Neck pain is a very common symptom and can result from a variety of causes. Primary care doctors may refer patients to be evaluated by a neurosurgeon if the neck pain can be treated surgically and if they are experiencing any of the following symptoms: headache associated with neck pain, pain shooting down one arm, numbness or tingling in the arms or hands, leg weakness or loss of coordination, pain that does not respond to pain medications. The common causes of neck pain are degeneration of the discs that cushion the spinal column, narrowing of the spinal canal (spinal stenosis), arthritis and, rarely, tumors or meningitis. Age and injury, such as whiplash, can be major factors in the development of neck pain. Pressure on the nerves in this region of the neck can lead to significant disability and should be treated promptly.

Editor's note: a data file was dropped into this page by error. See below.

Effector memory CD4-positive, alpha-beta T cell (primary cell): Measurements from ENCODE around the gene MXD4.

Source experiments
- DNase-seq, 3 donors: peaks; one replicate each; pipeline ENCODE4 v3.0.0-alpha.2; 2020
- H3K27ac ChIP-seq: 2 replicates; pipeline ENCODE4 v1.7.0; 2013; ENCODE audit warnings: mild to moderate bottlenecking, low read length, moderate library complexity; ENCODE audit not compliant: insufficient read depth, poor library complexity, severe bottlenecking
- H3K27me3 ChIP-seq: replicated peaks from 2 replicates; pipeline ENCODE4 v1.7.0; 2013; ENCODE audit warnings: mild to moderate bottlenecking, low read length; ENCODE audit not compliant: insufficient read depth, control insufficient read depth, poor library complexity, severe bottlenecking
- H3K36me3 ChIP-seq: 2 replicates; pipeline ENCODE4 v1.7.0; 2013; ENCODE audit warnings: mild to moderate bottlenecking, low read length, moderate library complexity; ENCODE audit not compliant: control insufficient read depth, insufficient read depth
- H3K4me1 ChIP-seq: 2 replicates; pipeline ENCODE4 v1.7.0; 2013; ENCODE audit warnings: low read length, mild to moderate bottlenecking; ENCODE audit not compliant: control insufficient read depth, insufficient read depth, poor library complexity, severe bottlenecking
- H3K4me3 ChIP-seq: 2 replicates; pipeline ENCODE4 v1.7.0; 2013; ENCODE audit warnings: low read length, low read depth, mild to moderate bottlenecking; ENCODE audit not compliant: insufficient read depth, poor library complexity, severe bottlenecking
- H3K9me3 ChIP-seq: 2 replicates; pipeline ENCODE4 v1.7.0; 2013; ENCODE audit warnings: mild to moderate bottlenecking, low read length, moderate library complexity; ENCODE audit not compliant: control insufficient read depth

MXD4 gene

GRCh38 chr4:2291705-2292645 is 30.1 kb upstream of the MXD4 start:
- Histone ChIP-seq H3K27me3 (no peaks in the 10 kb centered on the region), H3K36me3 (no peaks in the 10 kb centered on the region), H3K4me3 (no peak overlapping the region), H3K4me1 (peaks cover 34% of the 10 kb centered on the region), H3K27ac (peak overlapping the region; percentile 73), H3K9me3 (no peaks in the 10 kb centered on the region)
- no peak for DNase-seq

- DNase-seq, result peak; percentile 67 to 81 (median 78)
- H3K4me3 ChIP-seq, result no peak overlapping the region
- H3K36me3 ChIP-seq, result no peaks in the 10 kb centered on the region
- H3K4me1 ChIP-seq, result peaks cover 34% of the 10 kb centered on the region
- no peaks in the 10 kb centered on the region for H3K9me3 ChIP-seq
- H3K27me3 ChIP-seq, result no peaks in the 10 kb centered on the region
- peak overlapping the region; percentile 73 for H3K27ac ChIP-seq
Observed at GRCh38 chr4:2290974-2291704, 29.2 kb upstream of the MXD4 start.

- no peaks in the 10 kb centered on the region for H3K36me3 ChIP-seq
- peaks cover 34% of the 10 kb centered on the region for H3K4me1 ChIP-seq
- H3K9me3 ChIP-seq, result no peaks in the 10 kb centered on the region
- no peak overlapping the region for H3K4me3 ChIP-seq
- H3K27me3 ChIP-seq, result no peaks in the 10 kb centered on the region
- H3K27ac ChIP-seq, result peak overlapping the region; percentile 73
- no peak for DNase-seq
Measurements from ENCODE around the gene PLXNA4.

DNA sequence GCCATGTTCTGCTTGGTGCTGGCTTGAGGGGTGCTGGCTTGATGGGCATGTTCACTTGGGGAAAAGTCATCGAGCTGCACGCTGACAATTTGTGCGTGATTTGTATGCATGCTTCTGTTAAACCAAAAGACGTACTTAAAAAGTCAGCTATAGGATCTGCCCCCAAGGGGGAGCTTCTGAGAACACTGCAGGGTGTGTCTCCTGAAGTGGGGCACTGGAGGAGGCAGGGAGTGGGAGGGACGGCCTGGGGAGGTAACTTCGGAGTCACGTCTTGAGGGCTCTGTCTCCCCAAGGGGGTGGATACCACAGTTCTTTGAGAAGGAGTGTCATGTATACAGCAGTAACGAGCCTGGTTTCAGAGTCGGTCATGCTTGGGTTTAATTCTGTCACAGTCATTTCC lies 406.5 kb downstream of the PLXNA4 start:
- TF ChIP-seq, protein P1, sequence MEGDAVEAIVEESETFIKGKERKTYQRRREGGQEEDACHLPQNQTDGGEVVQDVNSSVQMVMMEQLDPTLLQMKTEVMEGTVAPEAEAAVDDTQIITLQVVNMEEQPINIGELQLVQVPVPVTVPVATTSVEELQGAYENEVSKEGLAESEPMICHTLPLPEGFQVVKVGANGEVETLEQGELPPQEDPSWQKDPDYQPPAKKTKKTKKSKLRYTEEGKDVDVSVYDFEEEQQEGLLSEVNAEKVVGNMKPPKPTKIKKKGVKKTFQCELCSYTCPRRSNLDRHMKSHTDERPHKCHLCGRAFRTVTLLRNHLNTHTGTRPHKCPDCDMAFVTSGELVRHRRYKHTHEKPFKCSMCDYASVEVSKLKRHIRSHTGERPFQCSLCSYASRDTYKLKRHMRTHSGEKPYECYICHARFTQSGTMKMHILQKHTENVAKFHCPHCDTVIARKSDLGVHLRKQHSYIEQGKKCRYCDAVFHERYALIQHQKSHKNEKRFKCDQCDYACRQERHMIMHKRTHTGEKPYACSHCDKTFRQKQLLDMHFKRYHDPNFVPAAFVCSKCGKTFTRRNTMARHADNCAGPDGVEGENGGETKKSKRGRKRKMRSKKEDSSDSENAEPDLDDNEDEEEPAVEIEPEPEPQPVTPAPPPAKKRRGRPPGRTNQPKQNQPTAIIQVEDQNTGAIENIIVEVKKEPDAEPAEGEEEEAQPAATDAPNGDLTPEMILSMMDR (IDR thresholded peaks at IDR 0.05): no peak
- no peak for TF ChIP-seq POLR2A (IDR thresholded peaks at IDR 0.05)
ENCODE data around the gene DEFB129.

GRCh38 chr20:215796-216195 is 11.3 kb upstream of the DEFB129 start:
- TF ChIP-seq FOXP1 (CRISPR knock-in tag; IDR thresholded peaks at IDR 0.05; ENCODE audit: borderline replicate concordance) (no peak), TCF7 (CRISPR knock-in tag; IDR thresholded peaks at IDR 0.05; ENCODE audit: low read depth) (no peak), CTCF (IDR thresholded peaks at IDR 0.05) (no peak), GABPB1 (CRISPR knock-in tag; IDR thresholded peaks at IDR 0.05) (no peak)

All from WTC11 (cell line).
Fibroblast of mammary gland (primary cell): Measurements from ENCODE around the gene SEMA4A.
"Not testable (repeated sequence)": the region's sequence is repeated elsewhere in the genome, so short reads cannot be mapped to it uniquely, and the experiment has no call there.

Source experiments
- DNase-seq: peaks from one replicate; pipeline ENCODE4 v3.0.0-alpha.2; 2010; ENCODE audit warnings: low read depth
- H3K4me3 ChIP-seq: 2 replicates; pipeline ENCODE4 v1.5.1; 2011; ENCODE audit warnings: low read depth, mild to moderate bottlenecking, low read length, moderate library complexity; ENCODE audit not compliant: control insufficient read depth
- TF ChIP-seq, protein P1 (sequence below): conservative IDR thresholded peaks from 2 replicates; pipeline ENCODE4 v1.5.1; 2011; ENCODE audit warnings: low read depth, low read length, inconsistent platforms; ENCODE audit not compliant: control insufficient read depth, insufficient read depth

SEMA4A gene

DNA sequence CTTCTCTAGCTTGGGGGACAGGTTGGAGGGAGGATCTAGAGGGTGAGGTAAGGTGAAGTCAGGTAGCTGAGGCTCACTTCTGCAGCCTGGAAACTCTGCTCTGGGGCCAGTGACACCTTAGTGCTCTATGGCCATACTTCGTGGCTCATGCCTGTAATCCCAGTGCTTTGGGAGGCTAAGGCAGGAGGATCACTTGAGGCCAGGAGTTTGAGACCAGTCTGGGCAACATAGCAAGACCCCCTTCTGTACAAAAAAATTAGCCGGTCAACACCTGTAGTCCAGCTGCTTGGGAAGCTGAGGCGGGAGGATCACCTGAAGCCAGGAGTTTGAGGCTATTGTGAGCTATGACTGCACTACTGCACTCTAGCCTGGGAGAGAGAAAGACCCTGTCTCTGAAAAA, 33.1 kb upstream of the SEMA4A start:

Neck pain is usually evaluated by reviewing the patient's symptoms, performing a physical exam and reviewing any diagnostic studies such as CT scan, MRI, Electromyography (EMG) or X-rays. Typically, neurosurgeons will try the most conservative approach to treating a patient's neck pain. This usually includes pain medications, cervical collars, pain injections or steroids. Surgery may be necessary for those patients who do not experience significant relief from conservative treatments or for those patients who are experiencing worsening neck pain.
Several different surgical techniques can be used to treat neck pain depending on the cause of the condition. Spinal fusion or anterior cervical discectomy and fusion, minimally invasive spine surgery and cervical laminectomy are just a few examples. Outcomes vary and depend on the severity of the condition as well as several other factors. Patients may require physical therapy after surgery to help in the recovery process.